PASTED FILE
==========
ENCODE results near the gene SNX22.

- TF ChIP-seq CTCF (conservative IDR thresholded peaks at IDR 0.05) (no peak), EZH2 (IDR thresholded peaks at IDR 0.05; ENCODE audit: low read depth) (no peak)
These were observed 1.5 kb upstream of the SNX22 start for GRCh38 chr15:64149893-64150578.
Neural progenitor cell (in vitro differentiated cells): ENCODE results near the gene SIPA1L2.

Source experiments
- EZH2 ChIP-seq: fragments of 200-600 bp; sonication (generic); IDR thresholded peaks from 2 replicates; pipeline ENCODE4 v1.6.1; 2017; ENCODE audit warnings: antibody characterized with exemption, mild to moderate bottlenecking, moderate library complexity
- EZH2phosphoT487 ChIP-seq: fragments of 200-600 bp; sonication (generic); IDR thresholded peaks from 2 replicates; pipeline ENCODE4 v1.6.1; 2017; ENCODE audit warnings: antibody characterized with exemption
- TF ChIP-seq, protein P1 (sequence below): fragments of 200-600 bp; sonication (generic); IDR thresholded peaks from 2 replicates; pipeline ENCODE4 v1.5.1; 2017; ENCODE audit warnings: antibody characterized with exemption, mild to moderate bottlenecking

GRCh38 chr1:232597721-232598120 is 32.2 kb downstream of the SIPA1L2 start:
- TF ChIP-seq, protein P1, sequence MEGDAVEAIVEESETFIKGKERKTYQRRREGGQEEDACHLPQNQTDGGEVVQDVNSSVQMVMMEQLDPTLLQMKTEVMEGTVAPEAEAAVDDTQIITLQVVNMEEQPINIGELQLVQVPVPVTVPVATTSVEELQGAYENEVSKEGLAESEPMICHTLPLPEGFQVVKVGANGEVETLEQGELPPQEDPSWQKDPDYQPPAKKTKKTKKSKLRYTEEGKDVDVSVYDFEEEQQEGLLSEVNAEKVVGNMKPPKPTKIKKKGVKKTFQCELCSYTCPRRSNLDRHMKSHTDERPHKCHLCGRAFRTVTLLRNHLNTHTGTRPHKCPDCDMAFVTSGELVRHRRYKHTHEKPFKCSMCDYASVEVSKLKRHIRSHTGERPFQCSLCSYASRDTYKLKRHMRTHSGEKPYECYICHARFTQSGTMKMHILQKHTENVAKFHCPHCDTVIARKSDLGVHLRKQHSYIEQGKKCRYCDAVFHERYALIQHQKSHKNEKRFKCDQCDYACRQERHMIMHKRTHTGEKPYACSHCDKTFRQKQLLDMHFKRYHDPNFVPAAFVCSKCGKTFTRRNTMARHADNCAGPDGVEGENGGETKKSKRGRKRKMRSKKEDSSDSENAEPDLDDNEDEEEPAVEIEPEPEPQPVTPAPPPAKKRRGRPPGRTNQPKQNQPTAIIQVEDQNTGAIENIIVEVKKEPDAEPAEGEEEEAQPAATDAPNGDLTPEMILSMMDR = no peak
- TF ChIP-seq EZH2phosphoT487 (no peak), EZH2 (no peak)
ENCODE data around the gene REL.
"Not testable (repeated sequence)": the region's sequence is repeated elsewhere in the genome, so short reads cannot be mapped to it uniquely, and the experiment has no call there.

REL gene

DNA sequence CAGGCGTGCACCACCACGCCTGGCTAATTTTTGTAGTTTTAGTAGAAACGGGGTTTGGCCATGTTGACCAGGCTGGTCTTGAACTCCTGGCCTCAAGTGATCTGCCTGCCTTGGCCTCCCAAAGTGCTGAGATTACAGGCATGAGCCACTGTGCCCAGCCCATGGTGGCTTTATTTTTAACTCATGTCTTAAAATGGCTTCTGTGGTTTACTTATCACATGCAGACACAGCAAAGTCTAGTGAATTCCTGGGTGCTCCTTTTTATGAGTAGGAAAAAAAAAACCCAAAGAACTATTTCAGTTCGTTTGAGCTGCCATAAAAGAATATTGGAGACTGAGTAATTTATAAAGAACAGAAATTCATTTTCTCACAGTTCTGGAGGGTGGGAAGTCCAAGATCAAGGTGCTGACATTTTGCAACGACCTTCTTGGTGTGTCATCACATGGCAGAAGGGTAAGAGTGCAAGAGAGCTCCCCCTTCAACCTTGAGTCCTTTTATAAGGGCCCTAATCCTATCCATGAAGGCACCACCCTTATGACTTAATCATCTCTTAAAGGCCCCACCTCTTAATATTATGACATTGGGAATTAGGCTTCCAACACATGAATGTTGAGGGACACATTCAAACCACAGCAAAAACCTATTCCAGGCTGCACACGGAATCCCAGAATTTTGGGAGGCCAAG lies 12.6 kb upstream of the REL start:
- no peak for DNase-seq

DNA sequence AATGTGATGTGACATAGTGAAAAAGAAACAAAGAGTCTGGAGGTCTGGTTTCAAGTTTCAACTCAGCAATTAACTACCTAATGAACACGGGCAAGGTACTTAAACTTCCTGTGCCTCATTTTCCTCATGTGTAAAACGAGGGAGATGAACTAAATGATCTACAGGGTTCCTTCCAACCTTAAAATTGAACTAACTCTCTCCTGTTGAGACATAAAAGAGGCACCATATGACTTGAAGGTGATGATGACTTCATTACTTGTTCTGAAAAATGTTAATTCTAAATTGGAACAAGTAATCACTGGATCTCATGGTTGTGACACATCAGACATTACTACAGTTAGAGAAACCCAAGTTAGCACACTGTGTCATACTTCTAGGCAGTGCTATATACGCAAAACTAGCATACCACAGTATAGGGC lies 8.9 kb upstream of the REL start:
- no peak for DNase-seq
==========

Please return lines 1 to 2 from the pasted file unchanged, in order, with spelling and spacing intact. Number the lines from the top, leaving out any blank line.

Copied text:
ENCODE results near the gene SNX22.

- TF ChIP-seq CTCF (conservative IDR thresholded peaks at IDR 0.05) (no peak), EZH2 (IDR thresholded peaks at IDR 0.05; ENCODE audit: low read depth) (no peak)